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Om Rossini's Guillaume Tell (William Tell)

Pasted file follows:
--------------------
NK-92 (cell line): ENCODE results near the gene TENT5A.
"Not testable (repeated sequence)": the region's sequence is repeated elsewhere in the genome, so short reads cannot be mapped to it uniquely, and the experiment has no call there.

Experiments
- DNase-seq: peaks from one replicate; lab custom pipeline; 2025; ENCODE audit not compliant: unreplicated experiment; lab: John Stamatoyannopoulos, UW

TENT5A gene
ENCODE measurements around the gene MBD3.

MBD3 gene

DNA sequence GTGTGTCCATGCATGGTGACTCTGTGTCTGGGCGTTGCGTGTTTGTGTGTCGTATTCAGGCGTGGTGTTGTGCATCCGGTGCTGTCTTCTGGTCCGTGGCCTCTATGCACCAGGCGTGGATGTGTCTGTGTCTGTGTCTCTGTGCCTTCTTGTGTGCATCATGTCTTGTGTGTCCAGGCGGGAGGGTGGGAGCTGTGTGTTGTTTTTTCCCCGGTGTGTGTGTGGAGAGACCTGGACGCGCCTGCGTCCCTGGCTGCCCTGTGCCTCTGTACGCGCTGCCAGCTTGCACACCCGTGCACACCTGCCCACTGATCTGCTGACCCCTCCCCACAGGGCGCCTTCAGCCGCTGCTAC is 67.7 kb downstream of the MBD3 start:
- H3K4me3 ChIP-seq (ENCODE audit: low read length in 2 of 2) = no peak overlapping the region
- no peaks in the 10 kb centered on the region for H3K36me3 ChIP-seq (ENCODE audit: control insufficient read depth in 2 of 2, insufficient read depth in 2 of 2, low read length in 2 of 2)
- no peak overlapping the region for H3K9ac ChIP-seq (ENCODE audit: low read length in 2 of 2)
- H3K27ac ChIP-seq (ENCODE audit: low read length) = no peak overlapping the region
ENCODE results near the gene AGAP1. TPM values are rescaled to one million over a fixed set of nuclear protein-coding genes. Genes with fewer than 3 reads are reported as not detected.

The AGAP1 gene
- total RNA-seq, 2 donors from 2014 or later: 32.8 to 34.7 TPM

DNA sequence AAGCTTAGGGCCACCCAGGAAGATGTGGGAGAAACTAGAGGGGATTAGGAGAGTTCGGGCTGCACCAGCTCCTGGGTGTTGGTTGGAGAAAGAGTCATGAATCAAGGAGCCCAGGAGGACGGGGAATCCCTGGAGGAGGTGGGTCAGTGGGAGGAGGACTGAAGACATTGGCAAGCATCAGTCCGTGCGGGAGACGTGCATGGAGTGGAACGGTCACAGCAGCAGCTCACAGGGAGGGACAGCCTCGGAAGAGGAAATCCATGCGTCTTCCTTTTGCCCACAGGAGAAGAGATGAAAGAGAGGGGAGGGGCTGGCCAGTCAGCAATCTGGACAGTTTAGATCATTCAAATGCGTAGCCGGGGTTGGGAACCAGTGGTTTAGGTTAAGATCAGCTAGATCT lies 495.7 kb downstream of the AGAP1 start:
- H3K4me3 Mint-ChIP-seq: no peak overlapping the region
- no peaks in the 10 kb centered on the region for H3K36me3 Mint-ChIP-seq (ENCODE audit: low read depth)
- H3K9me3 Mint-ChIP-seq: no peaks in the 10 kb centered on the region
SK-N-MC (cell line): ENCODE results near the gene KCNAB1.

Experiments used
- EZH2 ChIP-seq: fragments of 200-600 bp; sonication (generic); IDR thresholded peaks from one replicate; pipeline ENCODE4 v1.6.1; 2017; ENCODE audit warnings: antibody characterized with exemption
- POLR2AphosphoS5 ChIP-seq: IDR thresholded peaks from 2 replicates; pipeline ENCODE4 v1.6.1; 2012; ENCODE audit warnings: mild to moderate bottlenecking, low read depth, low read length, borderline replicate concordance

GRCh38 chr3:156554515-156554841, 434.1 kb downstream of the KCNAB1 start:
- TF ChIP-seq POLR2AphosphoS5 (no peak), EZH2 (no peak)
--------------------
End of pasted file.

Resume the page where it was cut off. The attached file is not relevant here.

The outrageous tale of William Tell - the Swiss patriot ordered by Gessler, the Austrian governor, to shoot at an apple on his small son's head as a punishment for not bowing to a hat on a pole - dates from antiquity. The men of the three Forest Districts, today called 'Cantons', Unterwald, Schwyz and Uri, reputedly met to form the Swiss Confederacy, the Confederation Suisse, or 'Confoederatio Helvetica' (CH), which we recognise as Switzerland today.Rossini's opera Guillaume Tell, written in French and premired in Paris in 1829 is based on Friedrich Schiller's earlier play. This was to be Rossini's last opera.Rossini's Tell is a fearsome revolutionary leader, a rebel motivated by patriotism and hatred. Within twelve months of the opera being premired, the unpopular King Charles X of France was kicked out in the July revolution known as 'Les trois glorieuses' and commemorated by Delacroix in his wellknown painting of Liberty leading the People.The opera is long, so is usually subject to considerable cuts. The exciting conclusion in which Gessler crashing into the Lake Lucerne is sometimes omitted. But, we can be sure that, however presented, he comes to a sticky end.